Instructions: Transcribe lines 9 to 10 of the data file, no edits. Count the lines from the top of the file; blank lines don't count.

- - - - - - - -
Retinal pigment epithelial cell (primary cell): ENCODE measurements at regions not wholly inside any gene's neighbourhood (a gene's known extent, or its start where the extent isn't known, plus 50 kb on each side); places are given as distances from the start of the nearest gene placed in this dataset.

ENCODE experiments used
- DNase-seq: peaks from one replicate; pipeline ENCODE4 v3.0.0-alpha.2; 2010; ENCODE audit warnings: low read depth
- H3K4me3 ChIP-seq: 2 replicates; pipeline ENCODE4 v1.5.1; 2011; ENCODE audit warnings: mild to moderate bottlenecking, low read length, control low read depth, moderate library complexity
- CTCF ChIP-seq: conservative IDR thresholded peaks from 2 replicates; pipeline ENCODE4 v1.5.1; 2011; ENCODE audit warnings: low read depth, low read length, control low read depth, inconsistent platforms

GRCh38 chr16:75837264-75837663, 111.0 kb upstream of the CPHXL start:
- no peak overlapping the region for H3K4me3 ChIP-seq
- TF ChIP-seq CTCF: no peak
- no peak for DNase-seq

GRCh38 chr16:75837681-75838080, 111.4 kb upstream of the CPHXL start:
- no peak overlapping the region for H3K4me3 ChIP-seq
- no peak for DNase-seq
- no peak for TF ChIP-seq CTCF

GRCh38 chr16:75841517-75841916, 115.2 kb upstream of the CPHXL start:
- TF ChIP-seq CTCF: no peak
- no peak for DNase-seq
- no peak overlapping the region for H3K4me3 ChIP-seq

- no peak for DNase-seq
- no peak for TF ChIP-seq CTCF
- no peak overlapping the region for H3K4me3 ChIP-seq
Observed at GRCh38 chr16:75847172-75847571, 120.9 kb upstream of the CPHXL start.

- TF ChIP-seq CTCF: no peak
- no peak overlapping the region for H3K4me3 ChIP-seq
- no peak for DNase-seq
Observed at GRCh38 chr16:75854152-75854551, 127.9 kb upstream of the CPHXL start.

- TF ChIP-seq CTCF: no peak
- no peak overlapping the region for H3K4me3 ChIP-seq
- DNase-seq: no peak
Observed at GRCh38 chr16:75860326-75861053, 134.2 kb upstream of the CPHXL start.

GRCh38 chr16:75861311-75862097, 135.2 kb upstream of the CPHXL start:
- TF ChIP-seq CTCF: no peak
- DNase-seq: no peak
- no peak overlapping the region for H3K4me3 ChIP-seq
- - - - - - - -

- no peak for DNase-seq

GRCh38 chr16:75837681-75838080, 111.4 kb upstream of the CPHXL start: